Dextrose 5% in sodium chloride 0.2, 0.45, or 0.9%

Dextrose 5% in water

Sodium chloride 0.9%

Incompatible

Sodium bicarbonate 200 mM/L

Drug Compatibility
Admixture CompatibilityHID

Compatible

Cisplatin

Etoposide

Floxuridine

Ifosfamide

Paclitaxel

Incompatible

Fluorouracil

Mesna

Y-Site CompatibilityHID

Compatible

Allopurinol sodium

Amifostine

Anidulafungin

Aztreonam

Caspofungin acetate

Cladribine

Doripenem

Doxorubicin HCl liposome injection

Etoposide phosphate

Filgrastim

Fludarabine phosphate

Gemcitabine HCl

Granisetron HCl

Linezolid

Melphalan HCl

Micafungin sodium

Ondansetron HCl

Oxaliplatin

Paclitaxel

Palonosetron HCI

Pemetrexed disodium

Piperacillin sodium–tazobactam sodium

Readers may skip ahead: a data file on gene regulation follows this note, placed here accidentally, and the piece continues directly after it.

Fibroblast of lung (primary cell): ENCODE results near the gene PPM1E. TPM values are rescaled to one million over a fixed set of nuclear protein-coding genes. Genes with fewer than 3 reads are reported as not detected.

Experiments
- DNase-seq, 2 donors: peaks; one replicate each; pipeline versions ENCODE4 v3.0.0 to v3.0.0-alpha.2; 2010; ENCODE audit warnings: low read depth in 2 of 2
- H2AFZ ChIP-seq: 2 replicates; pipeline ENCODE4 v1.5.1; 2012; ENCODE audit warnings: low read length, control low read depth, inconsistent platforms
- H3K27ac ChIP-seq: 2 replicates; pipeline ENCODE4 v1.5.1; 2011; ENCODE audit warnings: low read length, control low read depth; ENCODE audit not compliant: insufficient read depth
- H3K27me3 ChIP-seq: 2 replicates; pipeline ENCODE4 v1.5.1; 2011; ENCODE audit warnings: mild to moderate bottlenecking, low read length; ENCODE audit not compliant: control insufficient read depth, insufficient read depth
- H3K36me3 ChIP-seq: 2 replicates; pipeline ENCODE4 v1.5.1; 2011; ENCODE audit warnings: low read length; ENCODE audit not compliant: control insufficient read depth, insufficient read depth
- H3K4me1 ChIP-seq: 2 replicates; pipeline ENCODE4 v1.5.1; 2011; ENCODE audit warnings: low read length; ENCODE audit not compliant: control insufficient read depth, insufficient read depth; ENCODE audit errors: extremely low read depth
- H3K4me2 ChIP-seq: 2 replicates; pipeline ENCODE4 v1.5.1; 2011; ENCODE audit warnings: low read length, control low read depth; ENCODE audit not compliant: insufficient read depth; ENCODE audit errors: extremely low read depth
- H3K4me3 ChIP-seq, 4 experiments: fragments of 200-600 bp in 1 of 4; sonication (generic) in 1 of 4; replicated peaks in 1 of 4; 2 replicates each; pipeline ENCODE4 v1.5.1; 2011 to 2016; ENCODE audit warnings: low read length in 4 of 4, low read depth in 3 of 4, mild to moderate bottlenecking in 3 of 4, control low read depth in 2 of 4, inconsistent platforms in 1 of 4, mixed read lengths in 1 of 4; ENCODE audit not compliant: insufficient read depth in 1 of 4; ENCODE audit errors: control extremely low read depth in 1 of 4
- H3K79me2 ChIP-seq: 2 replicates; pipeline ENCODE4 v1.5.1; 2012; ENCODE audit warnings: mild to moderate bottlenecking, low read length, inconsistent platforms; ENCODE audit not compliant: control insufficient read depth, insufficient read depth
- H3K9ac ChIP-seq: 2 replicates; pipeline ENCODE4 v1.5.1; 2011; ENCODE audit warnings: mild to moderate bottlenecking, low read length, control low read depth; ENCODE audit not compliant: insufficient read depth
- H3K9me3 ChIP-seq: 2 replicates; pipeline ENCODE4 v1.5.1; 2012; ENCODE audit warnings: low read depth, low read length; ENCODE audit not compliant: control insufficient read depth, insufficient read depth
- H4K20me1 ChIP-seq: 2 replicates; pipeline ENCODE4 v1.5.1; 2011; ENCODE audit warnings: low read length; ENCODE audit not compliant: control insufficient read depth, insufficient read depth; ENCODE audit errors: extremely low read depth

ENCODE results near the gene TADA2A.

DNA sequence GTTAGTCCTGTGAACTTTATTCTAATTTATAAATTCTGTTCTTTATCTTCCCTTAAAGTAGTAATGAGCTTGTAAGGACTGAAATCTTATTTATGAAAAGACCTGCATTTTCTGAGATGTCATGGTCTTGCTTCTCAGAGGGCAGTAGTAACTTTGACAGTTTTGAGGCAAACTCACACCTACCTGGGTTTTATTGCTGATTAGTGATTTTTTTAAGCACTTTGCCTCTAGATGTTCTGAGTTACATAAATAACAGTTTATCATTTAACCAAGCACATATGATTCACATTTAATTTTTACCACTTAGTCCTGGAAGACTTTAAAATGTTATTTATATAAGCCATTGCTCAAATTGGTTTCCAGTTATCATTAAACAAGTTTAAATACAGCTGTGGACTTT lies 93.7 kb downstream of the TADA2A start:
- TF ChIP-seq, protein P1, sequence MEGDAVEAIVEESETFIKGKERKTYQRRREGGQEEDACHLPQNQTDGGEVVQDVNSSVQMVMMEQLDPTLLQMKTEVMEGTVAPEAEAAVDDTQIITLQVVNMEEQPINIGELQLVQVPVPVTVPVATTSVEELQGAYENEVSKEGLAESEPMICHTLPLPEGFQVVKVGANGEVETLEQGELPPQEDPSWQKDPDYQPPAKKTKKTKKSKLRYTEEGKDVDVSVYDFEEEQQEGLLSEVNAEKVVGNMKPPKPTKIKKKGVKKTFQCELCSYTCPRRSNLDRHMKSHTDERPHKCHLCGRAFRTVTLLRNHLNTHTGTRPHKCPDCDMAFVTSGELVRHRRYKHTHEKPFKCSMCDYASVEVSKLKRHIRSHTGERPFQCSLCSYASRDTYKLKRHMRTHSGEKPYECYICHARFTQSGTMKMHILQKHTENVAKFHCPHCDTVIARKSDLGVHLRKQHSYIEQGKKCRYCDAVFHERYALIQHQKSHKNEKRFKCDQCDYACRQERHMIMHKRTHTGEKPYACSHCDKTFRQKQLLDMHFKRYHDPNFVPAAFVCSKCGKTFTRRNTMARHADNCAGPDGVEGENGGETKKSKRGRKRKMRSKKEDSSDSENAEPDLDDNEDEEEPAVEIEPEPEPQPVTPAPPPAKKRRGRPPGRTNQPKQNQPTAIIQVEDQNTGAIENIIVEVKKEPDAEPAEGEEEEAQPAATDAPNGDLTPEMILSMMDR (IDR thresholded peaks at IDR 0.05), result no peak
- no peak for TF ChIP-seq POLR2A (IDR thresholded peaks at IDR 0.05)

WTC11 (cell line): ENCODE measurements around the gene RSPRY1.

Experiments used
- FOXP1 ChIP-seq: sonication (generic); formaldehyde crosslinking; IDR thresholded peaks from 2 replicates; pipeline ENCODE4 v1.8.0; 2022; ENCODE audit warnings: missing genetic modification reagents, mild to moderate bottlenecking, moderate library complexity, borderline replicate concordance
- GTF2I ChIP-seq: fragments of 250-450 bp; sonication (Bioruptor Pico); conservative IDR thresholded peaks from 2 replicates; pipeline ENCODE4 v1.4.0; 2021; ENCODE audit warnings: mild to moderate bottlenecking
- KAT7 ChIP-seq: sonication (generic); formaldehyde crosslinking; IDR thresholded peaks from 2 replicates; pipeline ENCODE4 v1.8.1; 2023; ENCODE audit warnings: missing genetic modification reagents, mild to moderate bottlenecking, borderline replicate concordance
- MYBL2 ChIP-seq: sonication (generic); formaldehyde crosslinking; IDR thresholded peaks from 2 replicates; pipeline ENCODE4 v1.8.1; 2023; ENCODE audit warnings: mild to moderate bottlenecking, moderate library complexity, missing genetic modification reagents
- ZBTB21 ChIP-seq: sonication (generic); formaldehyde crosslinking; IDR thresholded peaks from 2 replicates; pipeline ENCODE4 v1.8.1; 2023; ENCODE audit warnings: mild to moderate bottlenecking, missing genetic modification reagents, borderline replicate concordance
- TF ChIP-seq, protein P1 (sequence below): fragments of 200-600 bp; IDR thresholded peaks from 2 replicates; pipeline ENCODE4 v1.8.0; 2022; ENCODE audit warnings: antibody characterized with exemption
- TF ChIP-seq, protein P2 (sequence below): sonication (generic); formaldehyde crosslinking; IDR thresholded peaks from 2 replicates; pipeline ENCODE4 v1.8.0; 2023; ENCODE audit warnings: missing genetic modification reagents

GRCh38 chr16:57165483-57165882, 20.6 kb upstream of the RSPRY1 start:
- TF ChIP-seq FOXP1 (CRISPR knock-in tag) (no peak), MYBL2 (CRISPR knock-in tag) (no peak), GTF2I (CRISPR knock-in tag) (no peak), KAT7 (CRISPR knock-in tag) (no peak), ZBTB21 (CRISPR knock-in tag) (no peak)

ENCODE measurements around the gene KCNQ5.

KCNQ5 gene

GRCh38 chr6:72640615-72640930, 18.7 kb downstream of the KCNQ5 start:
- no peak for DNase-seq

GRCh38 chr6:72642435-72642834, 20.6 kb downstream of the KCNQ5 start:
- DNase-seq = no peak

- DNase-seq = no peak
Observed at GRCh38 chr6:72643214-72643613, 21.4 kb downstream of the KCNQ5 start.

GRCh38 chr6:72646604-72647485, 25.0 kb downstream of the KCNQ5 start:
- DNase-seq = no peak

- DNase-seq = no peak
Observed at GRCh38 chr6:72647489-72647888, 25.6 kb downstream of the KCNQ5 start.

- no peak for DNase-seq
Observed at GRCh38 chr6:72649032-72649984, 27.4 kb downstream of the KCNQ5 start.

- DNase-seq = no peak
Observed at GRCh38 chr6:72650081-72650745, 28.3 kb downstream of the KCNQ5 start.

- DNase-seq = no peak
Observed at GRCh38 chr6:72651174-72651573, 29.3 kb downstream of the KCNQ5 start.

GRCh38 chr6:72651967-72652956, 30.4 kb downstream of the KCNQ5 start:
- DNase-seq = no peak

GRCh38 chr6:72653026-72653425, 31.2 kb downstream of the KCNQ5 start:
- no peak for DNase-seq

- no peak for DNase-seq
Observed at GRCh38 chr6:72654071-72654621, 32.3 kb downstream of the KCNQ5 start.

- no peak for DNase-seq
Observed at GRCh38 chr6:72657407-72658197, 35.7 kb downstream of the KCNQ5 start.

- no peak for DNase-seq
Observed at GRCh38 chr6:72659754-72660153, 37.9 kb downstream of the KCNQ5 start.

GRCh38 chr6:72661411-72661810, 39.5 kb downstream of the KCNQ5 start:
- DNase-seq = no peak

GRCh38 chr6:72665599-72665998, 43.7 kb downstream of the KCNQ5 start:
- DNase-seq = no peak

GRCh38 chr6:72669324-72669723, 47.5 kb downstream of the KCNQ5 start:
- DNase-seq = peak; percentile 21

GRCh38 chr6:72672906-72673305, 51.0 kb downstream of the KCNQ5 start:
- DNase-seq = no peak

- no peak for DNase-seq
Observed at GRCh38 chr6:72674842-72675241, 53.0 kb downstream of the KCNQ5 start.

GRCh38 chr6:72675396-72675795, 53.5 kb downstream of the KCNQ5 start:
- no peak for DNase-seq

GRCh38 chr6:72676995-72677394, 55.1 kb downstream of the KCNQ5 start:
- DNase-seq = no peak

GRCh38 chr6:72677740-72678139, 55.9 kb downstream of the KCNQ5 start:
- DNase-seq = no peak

Propofol

Sargramostim

Teniposide

Thiotepa

Topotecan HCl

Vinorelbine tartrate

Incompatible

Amphotericin B cholesteryl sulfate complex

Actions

  • Appears to exert effects by binding to DNA, thereby inhibiting DNA synthesis; effects are cycle-phase nonspecific. Antineoplastic activity may also involve other mechanisms.

  • Must undergo activation before antineoplastic activity occurs. Both carboplatin and cisplatin are activated by an initial aquation reaction, but carboplatin is a more stable compound and is activated more slowly than cisplatin.

    Higher concentrations of carboplatin than cisplatin are required to produce equivalent levels of DNA binding. At concentrations that produce equivalent levels of DNA binding, both drugs induce equal numbers of drug-DNA cross-links, resulting in equivalent lesions and biologic activity. Antitumor activity of carboplatin in mice is comparable to or slightly less than that of cisplatin.

  • Further study needed to fully elucidate the extent of cross-resistance between cisplatin and carboplatin. Although some cisplatin-refractory tumors may respond to carboplatin, a high degree of cross-resistance appears to occur between the drugs.